Should I Use My Emergency Fund to Pay Off Debt?

pay off debt

Most financial advisors recommend having at least three to six months savings in an emergency fund at any given time. An emergency fund can be helpful in getting through the expensive curveballs life throws your way. Unexpected car maintenance, the sudden loss of employment, medical emergencies, and unforeseen home repairs are examples of events for which you may have to use your emergency fund. Sometimes, though, it can be tempting to use this money for expenses that aren’t necessarily true emergencies. If you have a big pile of debt, it may seem like using your emergency fund to pay down the balance is a good idea. Here are the reasons why you shouldn’t use your emergency fund to pay down debt, and a few exceptions where you might want to consider it.

The simple reason not to pay off your debts with emergency fund money is that most debt is not an emergency. This fund is specifically meant to cover unforeseen costs and expensive emergencies. Cars loans, student loans, mortgages, and personal loans all tend to have set, predetermined monthly payments. That means this debt is controlled and you know what to expect every month. As long as you can meet those monthly payments and expect to be able to continue to pay on time, there is no reason to dip into your emergency fund. Paying off your debt over the agreed upon timeline is not, after all, an emergency.

While it may seem like you have all this debt looming over your head, you have to remember that your emergency fund is specifically there to handle the unexpected. Your monthly car payment is not going to have the same impact on your financial stability as sudden and major car repairs from an accident. Where will you be if you use your emergency fund to pay off your debts only to find yourself dealing with a major financial emergency a short time later? Since you never know when a mishap like this will occur, it is best to save the emergency fund for actual emergencies.

There are, however, a few exceptions. An “emergency” will change in definition from individual to individual. Having kids or pets, owning or renting your home, owning your own business, and the stability of your employment are factors that will likely impact what you consider an emergency worthy of tapping into your emergency fund. This also goes for determining whether or not your debt is an emergency. Unmanageable, high-interest credit card debt, for instance, may count as an emergency depending on your specific circumstances. If you find yourself struggling to pay your monthly bills and are facing down the consequences of late or missed credit card payments, this could be enough of a reason to dip into your emergency funds.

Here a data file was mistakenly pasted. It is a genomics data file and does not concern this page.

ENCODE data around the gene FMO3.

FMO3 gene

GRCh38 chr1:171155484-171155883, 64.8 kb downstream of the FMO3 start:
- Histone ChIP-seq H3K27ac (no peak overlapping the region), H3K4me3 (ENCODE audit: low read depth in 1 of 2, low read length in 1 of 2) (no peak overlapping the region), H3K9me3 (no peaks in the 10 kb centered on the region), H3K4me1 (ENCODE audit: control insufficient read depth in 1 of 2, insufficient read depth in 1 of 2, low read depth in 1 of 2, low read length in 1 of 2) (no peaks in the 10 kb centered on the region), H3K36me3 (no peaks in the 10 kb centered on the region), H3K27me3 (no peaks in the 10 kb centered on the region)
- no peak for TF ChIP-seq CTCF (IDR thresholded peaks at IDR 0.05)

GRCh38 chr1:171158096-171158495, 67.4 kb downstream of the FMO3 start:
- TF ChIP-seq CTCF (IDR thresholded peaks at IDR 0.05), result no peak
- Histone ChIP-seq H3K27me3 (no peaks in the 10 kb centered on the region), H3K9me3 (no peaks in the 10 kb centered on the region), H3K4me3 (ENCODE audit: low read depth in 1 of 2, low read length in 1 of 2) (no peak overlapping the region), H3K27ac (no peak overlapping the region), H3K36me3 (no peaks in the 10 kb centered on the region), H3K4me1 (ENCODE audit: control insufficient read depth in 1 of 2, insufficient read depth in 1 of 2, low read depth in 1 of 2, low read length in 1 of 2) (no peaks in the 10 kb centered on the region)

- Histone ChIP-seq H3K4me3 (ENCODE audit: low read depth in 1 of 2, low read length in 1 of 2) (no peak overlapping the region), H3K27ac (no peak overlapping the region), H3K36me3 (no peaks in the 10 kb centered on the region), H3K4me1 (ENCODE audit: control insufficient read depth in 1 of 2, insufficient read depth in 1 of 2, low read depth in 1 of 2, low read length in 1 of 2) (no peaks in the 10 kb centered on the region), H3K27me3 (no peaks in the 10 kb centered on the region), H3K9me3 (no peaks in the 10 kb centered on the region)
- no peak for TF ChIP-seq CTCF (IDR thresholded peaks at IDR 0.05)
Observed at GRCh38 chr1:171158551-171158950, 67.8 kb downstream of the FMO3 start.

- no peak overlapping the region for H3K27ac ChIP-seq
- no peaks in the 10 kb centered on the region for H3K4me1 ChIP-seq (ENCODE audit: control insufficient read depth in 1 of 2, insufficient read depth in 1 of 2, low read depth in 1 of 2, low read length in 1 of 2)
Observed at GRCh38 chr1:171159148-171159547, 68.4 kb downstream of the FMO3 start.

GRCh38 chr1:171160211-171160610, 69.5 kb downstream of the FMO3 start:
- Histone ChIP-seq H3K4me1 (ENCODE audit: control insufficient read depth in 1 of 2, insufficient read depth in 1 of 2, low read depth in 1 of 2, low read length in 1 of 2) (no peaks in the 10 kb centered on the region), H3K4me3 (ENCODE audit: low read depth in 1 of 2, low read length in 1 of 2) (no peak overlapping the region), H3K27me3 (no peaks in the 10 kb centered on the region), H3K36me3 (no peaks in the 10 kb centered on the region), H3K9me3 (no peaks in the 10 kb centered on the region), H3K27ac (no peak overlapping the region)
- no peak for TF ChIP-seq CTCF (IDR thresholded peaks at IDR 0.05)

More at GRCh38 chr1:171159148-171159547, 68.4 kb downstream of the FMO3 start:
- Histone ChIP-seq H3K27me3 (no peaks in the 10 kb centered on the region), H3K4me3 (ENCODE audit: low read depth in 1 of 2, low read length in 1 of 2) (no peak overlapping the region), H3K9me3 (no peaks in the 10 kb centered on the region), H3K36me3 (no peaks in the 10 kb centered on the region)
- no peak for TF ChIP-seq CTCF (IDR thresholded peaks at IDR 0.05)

Before you panic and deplete your emergency fund to pay off debt, think about why you have this unmanageable debt in the first place. The reasons behind the debt can also be a determining factor in whether or not to use your emergency fund. Was the debt unavoidable or due to some unhealthy spending habits? If your unhealthy habits are behind the debt, it may not be the best idea to dip into your savings and emergency fund. Understanding the reasons behind the debt is the first step to changing those habits and avoiding similar mistakes in the future.

Even in the event that you do determine debt to be a financial emergency, it is not a good idea to completely drain your emergency fund. You are better off leaving your emergency fund alone (or continuing to build it) while you make the minimum payments required on your debt. Debt-swapping, or replacing your high-interest debt with a lower-interest option, should be considered before dipping into savings. If you are able to pay down the debt a decent amount, you could justify using a small portion of your emergency fund to finish paying off the debt, but even this should be a last resort.

When it comes down to it, emergency means emergency. Being honest with yourself about your financial situation is the first step to proper money management. It takes a lot of hard work and discipline to build up savings or an emergency fund. Don’t let that hard work go to waste! At Veitengruber Law, we can help you come up with debt solutions to stay on top of your financial situation so you don’t have to consider dipping into your savings.

How to Challenge Wage Garnishment

how to challenge wage garnishment

If you are unable to pay certain kinds of debts, creditors have the ability to seek legal recourse by taking you to court and securing a wage garnishment order against you. Wage garnishment is a court order sent directly to your employer, requiring them to withhold a specific amount of money from your paycheck to be sent to one of your creditors. The good news is you may be able to challenge the garnishment by objecting in court. Here, we explore your options when creditors start coming for your paycheck.

Before we talk about how to object to wage garnishment, it is important to note that there are federal and state rules in place to protect debtors from unfair wage garnishment practices. The amount your employer can withhold and the specific rules will be different depending on what kind of debt is in question and what your personal financial situation looks like. In New Jersey, there are specific laws in place to ensure you will have enough money to pay for your living expenses while your wages are being garnished. Creditors can only take up to 10% of your income when you earn less than 250% of the federal poverty level OR up to 25% when you earn more. Employers also cannot fire their employees for receiving a wage garnishment order.